As these lines are written, David Cameron is heading for a resounding defeat in the Council. The British Premier’s opposition to the nomination of Jean-Claude Juncker as President of the Commission is well known but why he would want to call a vote in the Council is unknown. According to the rules, the candidate must collect 260 weighed votes out of 352, representing at least 15 states. These are the old Nice Treaty rules (in force until November 2014), which set the threshold for a qualified majority at 74 percent of the votes and, correspondingly, veto capacity at 26 percent of the weighted votes, i.e. 92 votes.
The table with the weighted votes and a user-friendly calculator allowing one to play a bit with the possible coalitions can be accessed here, courtesy of the Council. The numbers tell a simple story: the “boat coalition” that ambushed Angela Merkel in a Swedish pond in order to veto Juncker simply does not have the votes to prevent Juncker from being nominated. David Cameron, Mark Rutte (Netherlands) and Frederik Reinfeldt (Sweden) together account for only 52 votes, far from the 92 votes a veto would require. So, besides Merkel (Germany has 29 votes), they would need another country (Hungary?, 12 votes) to block Juncker. So, from the beginning this was “Mission Impossible” for Cameron.
But there is another story to be told, and it is about the Socialists being the ones who could block Juncker. And, note, they could do it twice, once in the Council and again in the Parliament. This weekend, the French President, François Hollande, gathered the leaders from the Socialist family in the Elysée. The meeting included ten heads of government formally ascribed to the Socialist camp: Werner Faymann (Austria), Elio Di Rupo (Belgium), Helle Thorning-Schmidt (Denmark), Matteo Renzi (Italy), Victor Ponta (Romania), Robert Fico, (Slovakia), Bohuslav Sobotka (Czech Republic), Joseph Muscat (Malta) and François Hollande.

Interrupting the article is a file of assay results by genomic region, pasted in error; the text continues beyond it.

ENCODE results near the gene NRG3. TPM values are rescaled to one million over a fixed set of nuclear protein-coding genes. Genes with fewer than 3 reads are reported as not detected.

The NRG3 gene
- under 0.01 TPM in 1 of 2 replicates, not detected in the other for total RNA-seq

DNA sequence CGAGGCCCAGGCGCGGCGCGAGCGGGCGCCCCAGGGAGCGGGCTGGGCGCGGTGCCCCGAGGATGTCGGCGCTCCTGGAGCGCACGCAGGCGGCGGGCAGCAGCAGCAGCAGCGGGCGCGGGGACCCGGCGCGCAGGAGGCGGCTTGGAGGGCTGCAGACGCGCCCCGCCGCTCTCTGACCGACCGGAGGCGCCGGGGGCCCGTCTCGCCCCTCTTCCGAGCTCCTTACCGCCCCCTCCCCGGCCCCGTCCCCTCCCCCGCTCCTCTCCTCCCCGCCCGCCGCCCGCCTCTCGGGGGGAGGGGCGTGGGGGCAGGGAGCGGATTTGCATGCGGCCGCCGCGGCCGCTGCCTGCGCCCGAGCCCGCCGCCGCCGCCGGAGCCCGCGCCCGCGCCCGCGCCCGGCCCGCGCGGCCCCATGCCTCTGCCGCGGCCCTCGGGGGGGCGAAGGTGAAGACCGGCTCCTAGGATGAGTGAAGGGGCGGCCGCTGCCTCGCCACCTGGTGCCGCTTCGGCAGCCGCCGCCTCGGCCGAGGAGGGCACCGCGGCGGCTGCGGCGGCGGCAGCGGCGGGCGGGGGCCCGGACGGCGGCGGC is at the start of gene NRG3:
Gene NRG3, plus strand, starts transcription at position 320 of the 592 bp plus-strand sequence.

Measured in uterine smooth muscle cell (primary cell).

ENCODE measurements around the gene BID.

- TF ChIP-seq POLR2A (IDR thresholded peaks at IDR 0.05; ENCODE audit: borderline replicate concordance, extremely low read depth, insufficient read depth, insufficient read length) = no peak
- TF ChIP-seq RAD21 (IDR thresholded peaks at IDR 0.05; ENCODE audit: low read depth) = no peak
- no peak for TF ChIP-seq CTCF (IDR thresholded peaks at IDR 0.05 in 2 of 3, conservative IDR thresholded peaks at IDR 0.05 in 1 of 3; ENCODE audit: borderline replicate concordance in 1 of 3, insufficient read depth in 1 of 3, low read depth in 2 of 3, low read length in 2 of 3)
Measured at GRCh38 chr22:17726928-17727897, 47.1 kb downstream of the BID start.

Checking the votes’ table, one can easily see that these leaders together hold over 120 votes, more than enough to block Juncker in the Council. True, Austrian and Belgian Socialists are in coalitions with EPP parties, so they might abstain, but this would still leave the coalition with 101, enough votes to veto Juncker. So, Juncker needs the Socialist votes to be designated candidate by the Council, and then to be approved by the Parliament where the 191 Socialist MEPs are required to give Juncker an absolute majority (see “Who will run Europe after the elections”).
All this is hardly news but it is worth stressing: these elections, citizens were told, would be different because citizens could chose between different candidates and, supposedly, between different policies. The socialists, headed by Martin Schulz have battled the conservatives on austerity. And they haven’t done badly. As Daniel Gros reminded us a few days ago (“Who has won the elections”?), they obtained more votes that the EPP. But the Socialists seem to prefer a coalition government in which they would get juicy posts (the Presidency of the Council, the High Rep, and the President of the Parliament) than to be in the opposition. All fine, but one wonders where this differs from what the mainstream parties have been doing for the last thirty years in Europe. Were these elections so different after all? Is this sustainable?
The European Council on Foreign Relations does not take collective positions. ECFR publications only represent the views of its individual authors.